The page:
With artwork it is a little more complicated. I put a lot of time and effort into what I do, and the person who I'm working for has paid money so they can use the work (though I usually retain copyright). When someone else takes it without asking, it's bad form. It's not always done with malicious intent. Some people are genuinely unaware that just because the artwork is out there - on the internet, on a poster, in a book - it can be used, for free. The work's been done, someone's possibly been paid, now it's public property. Well, that's not so, I'm afraid.
Making the discovery gives me a couple of feelings. I feel bad that someone thinks my work can just be used for free, without any credit or remuneration. I also feel slightly flattered that they think it's good enough to use. I don't call in the lawyers or rant and rave and have a go at the person or company, when discovered. I usually write a pleasant email drawing their attention to the fact that they have done something that is not morally correct, and that I feel just as bad having to point this out as they probably do about hearing it. And I don't feel good doing it, but then again, I can't let it pass either.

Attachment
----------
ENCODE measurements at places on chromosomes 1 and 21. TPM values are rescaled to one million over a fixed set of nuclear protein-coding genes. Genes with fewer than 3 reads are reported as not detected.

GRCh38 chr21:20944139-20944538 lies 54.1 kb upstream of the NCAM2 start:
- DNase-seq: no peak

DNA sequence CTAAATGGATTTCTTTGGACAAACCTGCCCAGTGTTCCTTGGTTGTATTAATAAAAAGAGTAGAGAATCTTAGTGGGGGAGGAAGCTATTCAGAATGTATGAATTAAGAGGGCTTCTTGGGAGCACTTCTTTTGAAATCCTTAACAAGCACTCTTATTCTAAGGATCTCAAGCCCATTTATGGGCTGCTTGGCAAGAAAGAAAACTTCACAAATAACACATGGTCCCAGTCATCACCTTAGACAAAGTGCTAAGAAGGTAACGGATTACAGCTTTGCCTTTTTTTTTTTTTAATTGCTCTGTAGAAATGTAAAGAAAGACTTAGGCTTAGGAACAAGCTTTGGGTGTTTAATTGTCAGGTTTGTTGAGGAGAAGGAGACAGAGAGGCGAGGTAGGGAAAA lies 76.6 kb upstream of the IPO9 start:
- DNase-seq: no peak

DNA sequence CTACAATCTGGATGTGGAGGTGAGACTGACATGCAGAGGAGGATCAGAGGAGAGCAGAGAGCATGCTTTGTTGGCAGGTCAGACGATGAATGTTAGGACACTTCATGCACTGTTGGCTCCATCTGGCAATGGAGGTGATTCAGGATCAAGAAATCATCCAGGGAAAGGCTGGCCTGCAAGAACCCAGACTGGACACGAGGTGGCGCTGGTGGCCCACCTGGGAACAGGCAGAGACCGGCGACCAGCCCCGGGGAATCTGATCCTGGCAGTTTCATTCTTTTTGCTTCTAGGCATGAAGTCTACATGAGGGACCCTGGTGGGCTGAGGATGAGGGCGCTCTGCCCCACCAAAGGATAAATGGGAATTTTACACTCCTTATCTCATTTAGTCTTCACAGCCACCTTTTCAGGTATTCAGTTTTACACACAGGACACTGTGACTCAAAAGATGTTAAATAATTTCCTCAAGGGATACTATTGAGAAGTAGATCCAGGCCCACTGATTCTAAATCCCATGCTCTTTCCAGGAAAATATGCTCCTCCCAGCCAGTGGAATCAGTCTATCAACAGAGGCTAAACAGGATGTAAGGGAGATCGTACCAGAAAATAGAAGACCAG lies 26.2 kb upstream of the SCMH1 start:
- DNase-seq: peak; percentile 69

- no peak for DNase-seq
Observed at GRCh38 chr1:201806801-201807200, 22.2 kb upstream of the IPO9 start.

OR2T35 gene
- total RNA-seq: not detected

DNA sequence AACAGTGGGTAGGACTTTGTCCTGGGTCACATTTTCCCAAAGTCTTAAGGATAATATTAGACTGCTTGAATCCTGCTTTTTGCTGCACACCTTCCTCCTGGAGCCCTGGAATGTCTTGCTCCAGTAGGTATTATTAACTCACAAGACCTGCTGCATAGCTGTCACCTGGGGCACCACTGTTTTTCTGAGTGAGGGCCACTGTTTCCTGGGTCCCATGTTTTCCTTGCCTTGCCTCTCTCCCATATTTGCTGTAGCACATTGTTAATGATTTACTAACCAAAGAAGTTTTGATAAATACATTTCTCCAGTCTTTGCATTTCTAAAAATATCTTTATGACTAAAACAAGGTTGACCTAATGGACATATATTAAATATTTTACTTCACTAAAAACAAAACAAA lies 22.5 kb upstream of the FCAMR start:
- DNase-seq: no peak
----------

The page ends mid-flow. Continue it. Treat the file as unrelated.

There's a couple of examples below. My Oliver logo (in black and white) was used on what is actually a nice colourful poster. It's been flipped and Oliver has been given a little peaked cap, but it is my logo. Mine was designed in the late nineties, well before the recent Oliver film which has also used a similar 3-person silhouette (but quite different). I'm less worried about the more amateur copy of my Sweeny Todd poster, partly because they've gone to the trouble of redrawing it (and no, that isn't normally a viable excuse!), and partly because it was for a very small amateur production (I didn't write to them about that one).
Artists and writers don't always just 'knock these things out', which is often assumed. I have a talent for drawing, but I still work my soul out at the drawing table, and that talent is the result of years of sitting in front of a piece of paper and practising and practising. The original Sweeny poster I actually drew and painted twice, as the original was sold at auction to help fund the show. I was then asked for another to put in the lobby - it was never actually used for publicity purposes in the end! I spent many hours on them. The Oliver logo may look pretty simple, and it is, but it had a huge number of rough sketches going back and forth before the client was happy.